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In Praise of Kabocha Squash

In Praise of Kabocha Squash
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I first tasted Kabocha Squash about six years ago, when I lived in California. It’s practically a fall and winter staple food there, and in the test kitchens at Sunset magazine, where I worked at the time, we came up with all manner of ways to stew, roast, and steam it.

A whole kabocha

Kabocha is a winter squash originally from Japan, which explains why it first made inroads on the West Coast and then made its way east. I love it for its sweet, nutty flavor and silky texture. In fact, I find it even smoother than acorn or butternut squashes, particularly when roasted. So I’m happy to see it showing up in more and more supermarkets (I bought mine at a Whole Foods outside of Boston).

And roasting is just about my favorite way to prepare kabocha: done simply with butter, brown sugar, and my apple butter. Here’s how.

First, cut the squash in halve, scoop out the seeds, and then cut each half into four wedges.

Dot each wedge with about 1 teaspoon salted butter, 1 teaspoon brown sugar, and about 1 tablespoon apple butter.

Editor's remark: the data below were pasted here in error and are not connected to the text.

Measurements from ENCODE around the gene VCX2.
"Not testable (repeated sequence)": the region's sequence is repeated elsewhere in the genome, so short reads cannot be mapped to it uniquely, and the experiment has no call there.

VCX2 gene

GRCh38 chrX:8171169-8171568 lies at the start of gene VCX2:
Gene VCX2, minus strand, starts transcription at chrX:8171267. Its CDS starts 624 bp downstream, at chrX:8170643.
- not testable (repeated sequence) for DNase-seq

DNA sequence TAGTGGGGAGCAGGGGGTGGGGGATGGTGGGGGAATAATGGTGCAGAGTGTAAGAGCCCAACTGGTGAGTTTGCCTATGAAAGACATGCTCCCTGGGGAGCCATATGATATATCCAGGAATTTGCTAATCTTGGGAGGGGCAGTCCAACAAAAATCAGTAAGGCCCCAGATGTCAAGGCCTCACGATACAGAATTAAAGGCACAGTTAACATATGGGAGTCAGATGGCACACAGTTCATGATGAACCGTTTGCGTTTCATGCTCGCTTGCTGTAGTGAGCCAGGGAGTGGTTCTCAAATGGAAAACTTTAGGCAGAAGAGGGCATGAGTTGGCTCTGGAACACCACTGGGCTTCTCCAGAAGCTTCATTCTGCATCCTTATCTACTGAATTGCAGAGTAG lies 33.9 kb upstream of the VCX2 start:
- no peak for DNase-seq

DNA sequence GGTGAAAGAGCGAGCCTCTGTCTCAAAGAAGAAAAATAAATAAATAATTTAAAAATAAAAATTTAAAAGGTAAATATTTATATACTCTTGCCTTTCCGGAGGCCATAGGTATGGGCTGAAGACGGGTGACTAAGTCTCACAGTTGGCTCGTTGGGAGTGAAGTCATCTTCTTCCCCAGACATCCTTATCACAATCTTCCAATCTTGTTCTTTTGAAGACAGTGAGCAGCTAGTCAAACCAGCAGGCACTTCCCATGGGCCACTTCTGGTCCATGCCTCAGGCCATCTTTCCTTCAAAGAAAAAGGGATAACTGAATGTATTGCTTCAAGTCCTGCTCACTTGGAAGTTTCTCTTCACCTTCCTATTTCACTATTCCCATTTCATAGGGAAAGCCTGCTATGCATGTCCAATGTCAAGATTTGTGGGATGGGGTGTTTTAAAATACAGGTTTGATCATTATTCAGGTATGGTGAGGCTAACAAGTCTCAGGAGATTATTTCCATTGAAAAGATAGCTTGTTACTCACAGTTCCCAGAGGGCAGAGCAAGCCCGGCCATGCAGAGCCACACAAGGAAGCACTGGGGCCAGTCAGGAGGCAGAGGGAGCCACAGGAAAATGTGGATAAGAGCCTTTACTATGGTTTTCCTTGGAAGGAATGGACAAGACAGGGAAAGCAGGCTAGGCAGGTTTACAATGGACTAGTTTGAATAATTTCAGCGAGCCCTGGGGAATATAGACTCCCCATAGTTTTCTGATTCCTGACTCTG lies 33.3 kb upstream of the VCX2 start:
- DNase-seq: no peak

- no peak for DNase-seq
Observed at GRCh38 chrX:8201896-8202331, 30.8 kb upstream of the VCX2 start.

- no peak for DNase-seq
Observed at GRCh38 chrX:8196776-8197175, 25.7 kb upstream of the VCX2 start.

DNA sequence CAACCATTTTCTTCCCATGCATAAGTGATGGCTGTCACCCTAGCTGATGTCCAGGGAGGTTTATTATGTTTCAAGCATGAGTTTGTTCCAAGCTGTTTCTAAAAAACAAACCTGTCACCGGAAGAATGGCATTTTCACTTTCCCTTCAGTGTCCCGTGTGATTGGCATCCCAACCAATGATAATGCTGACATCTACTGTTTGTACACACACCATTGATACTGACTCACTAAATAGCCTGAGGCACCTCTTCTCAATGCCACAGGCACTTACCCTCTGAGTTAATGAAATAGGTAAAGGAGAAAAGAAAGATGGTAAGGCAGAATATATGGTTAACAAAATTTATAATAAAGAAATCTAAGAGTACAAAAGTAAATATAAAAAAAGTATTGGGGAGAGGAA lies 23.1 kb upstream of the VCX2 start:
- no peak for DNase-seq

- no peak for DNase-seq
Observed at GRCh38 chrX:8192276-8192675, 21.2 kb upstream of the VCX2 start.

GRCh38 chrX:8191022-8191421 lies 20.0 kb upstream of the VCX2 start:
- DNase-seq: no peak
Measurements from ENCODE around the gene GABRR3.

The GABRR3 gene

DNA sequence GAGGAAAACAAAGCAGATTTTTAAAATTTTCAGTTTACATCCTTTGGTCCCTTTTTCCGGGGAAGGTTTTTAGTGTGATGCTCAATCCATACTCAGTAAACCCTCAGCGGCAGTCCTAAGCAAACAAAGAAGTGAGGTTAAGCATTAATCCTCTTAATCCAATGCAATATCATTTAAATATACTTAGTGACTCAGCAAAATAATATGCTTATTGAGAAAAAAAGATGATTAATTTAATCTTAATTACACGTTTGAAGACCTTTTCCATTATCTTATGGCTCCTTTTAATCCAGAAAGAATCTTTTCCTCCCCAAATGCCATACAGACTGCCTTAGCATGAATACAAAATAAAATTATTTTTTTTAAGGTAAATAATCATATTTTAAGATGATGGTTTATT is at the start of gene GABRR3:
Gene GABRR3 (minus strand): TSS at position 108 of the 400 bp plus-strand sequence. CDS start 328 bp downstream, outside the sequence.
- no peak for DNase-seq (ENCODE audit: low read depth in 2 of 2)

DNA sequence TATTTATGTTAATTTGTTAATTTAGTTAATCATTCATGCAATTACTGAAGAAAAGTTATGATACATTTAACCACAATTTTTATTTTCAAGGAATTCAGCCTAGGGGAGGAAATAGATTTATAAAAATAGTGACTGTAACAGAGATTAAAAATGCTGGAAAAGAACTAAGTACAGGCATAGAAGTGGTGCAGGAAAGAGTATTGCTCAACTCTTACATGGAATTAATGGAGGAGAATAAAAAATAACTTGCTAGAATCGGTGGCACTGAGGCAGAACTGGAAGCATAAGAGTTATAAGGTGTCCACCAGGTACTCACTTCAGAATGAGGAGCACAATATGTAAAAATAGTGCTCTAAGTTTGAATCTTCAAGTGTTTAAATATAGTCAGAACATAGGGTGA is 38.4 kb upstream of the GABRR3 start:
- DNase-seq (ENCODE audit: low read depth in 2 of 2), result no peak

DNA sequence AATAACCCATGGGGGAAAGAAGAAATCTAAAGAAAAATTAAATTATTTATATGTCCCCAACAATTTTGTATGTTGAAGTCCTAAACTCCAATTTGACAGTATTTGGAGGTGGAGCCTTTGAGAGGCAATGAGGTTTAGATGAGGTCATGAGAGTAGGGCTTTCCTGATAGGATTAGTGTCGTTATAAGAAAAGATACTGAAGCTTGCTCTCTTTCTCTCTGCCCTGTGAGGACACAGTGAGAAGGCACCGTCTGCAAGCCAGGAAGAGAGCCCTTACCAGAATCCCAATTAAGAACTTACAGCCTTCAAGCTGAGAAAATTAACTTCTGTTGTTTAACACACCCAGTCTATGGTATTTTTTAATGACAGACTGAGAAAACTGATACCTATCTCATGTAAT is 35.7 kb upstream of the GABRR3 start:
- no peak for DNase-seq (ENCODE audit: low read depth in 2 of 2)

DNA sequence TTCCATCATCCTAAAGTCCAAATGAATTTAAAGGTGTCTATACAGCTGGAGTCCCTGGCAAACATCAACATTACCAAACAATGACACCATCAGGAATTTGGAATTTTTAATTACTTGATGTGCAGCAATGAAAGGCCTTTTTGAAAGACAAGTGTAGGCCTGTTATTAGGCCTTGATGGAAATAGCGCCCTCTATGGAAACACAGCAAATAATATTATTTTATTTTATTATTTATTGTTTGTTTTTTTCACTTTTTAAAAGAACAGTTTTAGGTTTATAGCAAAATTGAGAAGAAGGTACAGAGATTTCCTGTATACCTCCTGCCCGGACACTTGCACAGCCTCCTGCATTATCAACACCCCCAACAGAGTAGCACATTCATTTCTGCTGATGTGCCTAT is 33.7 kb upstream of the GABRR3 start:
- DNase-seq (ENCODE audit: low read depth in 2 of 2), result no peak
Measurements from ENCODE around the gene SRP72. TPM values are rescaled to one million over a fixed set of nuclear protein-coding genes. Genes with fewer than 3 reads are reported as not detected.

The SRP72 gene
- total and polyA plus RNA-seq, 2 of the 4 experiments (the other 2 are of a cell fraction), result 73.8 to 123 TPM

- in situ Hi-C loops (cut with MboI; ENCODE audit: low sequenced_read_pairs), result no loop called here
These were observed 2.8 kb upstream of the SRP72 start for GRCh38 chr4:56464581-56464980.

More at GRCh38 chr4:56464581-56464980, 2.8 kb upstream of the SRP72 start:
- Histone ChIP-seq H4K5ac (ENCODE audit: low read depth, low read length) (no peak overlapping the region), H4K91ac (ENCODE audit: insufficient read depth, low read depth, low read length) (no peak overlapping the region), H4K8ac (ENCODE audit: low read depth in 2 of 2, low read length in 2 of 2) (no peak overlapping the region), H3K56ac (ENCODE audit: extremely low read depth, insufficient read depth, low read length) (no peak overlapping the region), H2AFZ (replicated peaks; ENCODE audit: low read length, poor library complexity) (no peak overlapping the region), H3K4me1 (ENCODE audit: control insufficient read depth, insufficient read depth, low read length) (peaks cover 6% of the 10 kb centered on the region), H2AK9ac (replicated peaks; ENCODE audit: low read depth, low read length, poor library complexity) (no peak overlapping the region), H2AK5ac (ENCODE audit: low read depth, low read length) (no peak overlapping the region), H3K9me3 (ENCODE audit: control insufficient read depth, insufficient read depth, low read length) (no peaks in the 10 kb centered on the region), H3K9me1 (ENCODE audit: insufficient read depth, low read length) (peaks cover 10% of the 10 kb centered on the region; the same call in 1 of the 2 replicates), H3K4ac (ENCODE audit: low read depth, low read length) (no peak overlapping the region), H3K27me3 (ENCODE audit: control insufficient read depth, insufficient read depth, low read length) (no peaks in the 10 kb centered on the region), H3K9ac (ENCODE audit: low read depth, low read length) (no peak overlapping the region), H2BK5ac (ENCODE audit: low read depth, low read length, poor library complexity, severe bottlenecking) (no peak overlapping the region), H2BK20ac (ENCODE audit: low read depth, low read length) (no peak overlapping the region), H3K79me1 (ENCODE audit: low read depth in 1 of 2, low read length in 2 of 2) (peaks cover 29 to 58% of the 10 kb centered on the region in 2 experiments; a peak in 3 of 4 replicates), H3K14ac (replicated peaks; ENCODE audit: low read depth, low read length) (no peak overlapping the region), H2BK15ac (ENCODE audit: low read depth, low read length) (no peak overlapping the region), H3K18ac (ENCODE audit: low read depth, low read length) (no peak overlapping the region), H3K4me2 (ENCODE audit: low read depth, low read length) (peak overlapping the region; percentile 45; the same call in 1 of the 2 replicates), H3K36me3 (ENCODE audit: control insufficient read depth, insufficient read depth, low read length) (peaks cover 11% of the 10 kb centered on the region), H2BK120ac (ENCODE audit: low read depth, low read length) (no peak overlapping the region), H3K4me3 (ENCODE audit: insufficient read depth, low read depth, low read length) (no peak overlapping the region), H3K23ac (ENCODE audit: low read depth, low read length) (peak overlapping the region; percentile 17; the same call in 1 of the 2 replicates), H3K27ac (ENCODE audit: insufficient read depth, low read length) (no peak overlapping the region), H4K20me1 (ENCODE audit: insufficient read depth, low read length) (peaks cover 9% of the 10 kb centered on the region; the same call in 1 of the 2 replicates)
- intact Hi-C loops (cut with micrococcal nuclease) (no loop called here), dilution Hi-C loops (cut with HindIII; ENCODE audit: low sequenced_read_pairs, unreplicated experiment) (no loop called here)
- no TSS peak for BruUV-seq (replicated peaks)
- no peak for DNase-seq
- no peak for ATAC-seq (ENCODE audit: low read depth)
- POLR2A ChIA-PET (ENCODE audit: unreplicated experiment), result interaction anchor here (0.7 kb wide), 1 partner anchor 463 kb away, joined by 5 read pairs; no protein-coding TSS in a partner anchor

Bake at 375° until tender and lightly browned at the edges, 30 to 35 minutes.


Amy Traverso


Amy Traverso


Senior lifestyle editor Amy Traverso oversees Yankee's Food and Home & Garden departments and contributes articles to the magazine. Amy book, The Apple Lover's Cookbook (W.W. Norton), won an International Association of Culinary Professionals (IACP) cookbook award for the category American. Follow !
Updated Wednesday, November 30th, 2011

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One Response to In Praise of Kabocha Squash

  1. Mary Elizabeth Nordstrom December 4, 2011 at 10:36 pm #

    This is the kind of simple recipe I want to see more often! My style of cooking includes doing a single serving of salmon in the microwave, skin side up for 2.20 minutes. If not quite done, I turn it over and give it a few more seconds ad lib. Cover with paper towel or your choice of cover to save from cleaning microwave! Salmon in a bed of lettuce with this wedge of squash on the side sounds good to me! Balsamic vinegar and oil on the lettuce.

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